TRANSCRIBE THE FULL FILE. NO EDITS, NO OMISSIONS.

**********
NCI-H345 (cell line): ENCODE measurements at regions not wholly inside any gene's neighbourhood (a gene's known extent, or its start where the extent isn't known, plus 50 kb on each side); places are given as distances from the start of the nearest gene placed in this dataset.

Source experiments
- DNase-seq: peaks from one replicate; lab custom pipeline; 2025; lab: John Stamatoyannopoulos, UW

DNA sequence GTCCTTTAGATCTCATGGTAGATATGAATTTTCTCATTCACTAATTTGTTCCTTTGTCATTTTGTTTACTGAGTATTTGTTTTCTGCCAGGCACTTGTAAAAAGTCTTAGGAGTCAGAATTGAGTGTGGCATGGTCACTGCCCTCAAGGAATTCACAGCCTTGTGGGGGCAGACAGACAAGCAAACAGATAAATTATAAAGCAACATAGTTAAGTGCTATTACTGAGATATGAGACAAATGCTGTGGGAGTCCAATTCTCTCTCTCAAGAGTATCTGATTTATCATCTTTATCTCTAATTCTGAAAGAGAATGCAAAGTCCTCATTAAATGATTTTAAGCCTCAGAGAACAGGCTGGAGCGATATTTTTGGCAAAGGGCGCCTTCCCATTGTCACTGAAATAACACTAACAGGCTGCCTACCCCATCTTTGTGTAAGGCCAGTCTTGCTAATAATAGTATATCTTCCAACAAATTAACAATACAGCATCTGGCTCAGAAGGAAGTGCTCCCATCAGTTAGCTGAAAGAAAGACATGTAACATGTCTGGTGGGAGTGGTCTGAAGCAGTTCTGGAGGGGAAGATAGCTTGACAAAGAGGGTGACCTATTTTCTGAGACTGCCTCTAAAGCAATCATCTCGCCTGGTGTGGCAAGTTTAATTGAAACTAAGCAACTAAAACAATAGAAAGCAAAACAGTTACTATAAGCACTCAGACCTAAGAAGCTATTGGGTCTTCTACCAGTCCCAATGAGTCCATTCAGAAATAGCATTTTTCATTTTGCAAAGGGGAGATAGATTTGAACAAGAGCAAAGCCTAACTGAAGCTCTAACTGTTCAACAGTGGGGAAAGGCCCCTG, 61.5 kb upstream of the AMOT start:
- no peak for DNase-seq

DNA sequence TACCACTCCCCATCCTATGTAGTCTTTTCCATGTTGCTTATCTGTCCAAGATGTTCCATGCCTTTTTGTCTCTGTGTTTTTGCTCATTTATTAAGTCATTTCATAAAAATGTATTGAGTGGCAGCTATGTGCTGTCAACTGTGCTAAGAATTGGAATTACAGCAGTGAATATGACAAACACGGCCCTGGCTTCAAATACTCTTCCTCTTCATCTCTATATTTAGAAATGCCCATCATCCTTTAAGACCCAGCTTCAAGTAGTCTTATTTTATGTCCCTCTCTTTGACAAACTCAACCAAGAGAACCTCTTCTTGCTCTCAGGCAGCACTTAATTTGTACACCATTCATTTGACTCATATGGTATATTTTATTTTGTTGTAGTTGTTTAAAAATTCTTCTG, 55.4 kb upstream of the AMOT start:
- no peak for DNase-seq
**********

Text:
NCI-H345 (cell line): ENCODE measurements at regions not wholly inside any gene's neighbourhood (a gene's known extent, or its start where the extent isn't known, plus 50 kb on each side); places are given as distances from the start of the nearest gene placed in this dataset.

Source experiments
- DNase-seq: peaks from one replicate; lab custom pipeline; 2025; lab: John Stamatoyannopoulos, UW

DNA sequence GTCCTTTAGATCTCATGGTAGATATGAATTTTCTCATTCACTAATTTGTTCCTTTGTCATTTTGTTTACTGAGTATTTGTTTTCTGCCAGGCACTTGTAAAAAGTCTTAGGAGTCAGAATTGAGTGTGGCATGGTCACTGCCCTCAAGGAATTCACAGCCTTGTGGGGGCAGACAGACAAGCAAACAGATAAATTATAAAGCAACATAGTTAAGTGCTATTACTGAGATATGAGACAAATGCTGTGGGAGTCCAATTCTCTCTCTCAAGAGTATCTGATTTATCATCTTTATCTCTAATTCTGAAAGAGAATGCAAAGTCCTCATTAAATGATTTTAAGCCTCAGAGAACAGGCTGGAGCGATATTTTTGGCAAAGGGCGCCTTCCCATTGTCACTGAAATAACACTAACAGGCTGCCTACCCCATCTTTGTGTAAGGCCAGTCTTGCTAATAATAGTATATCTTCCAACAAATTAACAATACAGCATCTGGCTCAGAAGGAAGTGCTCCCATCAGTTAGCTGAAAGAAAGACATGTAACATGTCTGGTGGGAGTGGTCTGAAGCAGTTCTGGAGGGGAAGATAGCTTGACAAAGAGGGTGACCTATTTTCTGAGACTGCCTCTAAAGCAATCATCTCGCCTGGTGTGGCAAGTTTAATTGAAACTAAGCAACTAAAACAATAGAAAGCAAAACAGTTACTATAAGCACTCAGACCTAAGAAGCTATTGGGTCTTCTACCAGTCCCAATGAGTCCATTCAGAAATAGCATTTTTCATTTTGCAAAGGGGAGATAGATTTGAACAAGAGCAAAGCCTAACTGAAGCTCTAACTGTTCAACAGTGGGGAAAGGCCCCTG, 61.5 kb upstream of the AMOT start:
- no peak for DNase-seq

DNA sequence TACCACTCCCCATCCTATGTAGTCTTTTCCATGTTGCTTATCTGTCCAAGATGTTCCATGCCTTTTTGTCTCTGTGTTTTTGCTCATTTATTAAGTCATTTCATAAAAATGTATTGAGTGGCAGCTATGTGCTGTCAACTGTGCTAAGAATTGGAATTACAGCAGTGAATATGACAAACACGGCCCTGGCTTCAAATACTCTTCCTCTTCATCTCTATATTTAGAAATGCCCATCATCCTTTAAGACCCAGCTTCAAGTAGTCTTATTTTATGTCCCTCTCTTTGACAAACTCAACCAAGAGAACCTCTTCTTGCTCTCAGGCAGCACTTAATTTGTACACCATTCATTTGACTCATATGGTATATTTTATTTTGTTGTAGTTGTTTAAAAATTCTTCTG, 55.4 kb upstream of the AMOT start:
- no peak for DNase-seq